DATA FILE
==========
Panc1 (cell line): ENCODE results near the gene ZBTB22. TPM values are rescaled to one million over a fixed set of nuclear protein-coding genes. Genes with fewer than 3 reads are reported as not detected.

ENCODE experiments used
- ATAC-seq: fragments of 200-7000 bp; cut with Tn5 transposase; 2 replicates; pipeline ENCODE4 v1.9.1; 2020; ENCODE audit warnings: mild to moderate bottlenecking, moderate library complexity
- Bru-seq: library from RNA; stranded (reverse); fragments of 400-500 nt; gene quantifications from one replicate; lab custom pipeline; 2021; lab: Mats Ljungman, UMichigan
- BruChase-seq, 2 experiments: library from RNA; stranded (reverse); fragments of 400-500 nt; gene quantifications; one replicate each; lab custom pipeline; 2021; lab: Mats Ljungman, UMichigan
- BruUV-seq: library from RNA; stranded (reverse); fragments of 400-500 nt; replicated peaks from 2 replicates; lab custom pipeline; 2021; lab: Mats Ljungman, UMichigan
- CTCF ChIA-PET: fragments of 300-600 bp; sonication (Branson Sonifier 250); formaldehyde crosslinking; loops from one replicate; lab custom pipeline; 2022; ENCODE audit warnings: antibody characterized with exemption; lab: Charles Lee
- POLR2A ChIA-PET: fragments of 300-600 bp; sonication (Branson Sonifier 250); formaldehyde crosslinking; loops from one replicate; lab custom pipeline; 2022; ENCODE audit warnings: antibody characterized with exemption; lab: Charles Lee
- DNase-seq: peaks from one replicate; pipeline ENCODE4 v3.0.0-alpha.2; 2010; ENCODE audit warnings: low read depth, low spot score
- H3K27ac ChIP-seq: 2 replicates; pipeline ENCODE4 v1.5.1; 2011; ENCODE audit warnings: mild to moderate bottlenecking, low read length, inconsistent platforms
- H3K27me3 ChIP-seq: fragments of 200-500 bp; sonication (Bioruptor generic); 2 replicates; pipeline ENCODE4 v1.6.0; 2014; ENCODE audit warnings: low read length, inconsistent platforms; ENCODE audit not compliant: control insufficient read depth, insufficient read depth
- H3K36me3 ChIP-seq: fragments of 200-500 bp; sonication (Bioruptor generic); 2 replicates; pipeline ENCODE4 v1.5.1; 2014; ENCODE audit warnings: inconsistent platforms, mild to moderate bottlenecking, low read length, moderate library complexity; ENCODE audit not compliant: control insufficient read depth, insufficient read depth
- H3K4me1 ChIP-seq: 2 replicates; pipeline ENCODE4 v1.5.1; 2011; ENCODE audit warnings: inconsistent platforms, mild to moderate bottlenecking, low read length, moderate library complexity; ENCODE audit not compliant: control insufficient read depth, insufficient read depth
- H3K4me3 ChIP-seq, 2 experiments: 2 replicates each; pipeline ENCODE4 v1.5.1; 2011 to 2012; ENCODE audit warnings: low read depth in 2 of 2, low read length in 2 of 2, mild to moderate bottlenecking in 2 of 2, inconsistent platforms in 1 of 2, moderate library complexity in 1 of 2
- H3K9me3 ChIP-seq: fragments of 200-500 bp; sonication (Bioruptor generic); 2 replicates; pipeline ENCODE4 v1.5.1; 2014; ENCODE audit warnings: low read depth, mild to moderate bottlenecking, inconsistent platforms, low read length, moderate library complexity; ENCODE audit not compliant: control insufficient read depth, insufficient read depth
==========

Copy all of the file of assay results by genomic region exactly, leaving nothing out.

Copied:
Panc1 (cell line): ENCODE results near the gene ZBTB22. TPM values are rescaled to one million over a fixed set of nuclear protein-coding genes. Genes with fewer than 3 reads are reported as not detected.

ENCODE experiments used
- ATAC-seq: fragments of 200-7000 bp; cut with Tn5 transposase; 2 replicates; pipeline ENCODE4 v1.9.1; 2020; ENCODE audit warnings: mild to moderate bottlenecking, moderate library complexity
- Bru-seq: library from RNA; stranded (reverse); fragments of 400-500 nt; gene quantifications from one replicate; lab custom pipeline; 2021; lab: Mats Ljungman, UMichigan
- BruChase-seq, 2 experiments: library from RNA; stranded (reverse); fragments of 400-500 nt; gene quantifications; one replicate each; lab custom pipeline; 2021; lab: Mats Ljungman, UMichigan
- BruUV-seq: library from RNA; stranded (reverse); fragments of 400-500 nt; replicated peaks from 2 replicates; lab custom pipeline; 2021; lab: Mats Ljungman, UMichigan
- CTCF ChIA-PET: fragments of 300-600 bp; sonication (Branson Sonifier 250); formaldehyde crosslinking; loops from one replicate; lab custom pipeline; 2022; ENCODE audit warnings: antibody characterized with exemption; lab: Charles Lee
- POLR2A ChIA-PET: fragments of 300-600 bp; sonication (Branson Sonifier 250); formaldehyde crosslinking; loops from one replicate; lab custom pipeline; 2022; ENCODE audit warnings: antibody characterized with exemption; lab: Charles Lee
- DNase-seq: peaks from one replicate; pipeline ENCODE4 v3.0.0-alpha.2; 2010; ENCODE audit warnings: low read depth, low spot score
- H3K27ac ChIP-seq: 2 replicates; pipeline ENCODE4 v1.5.1; 2011; ENCODE audit warnings: mild to moderate bottlenecking, low read length, inconsistent platforms
- H3K27me3 ChIP-seq: fragments of 200-500 bp; sonication (Bioruptor generic); 2 replicates; pipeline ENCODE4 v1.6.0; 2014; ENCODE audit warnings: low read length, inconsistent platforms; ENCODE audit not compliant: control insufficient read depth, insufficient read depth
- H3K36me3 ChIP-seq: fragments of 200-500 bp; sonication (Bioruptor generic); 2 replicates; pipeline ENCODE4 v1.5.1; 2014; ENCODE audit warnings: inconsistent platforms, mild to moderate bottlenecking, low read length, moderate library complexity; ENCODE audit not compliant: control insufficient read depth, insufficient read depth
- H3K4me1 ChIP-seq: 2 replicates; pipeline ENCODE4 v1.5.1; 2011; ENCODE audit warnings: inconsistent platforms, mild to moderate bottlenecking, low read length, moderate library complexity; ENCODE audit not compliant: control insufficient read depth, insufficient read depth
- H3K4me3 ChIP-seq, 2 experiments: 2 replicates each; pipeline ENCODE4 v1.5.1; 2011 to 2012; ENCODE audit warnings: low read depth in 2 of 2, low read length in 2 of 2, mild to moderate bottlenecking in 2 of 2, inconsistent platforms in 1 of 2, moderate library complexity in 1 of 2
- H3K9me3 ChIP-seq: fragments of 200-500 bp; sonication (Bioruptor generic); 2 replicates; pipeline ENCODE4 v1.5.1; 2014; ENCODE audit warnings: low read depth, mild to moderate bottlenecking, inconsistent platforms, low read length, moderate library complexity; ENCODE audit not compliant: control insufficient read depth, insufficient read depth